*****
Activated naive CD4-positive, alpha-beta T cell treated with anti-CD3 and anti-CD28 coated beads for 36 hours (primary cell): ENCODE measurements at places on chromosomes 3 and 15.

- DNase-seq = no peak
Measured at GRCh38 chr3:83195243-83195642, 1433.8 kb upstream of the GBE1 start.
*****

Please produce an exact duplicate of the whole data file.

Activated naive CD4-positive, alpha-beta T cell treated with anti-CD3 and anti-CD28 coated beads for 36 hours (primary cell): ENCODE measurements at places on chromosomes 3 and 15.

- DNase-seq = no peak
Measured at GRCh38 chr3:83195243-83195642, 1433.8 kb upstream of the GBE1 start.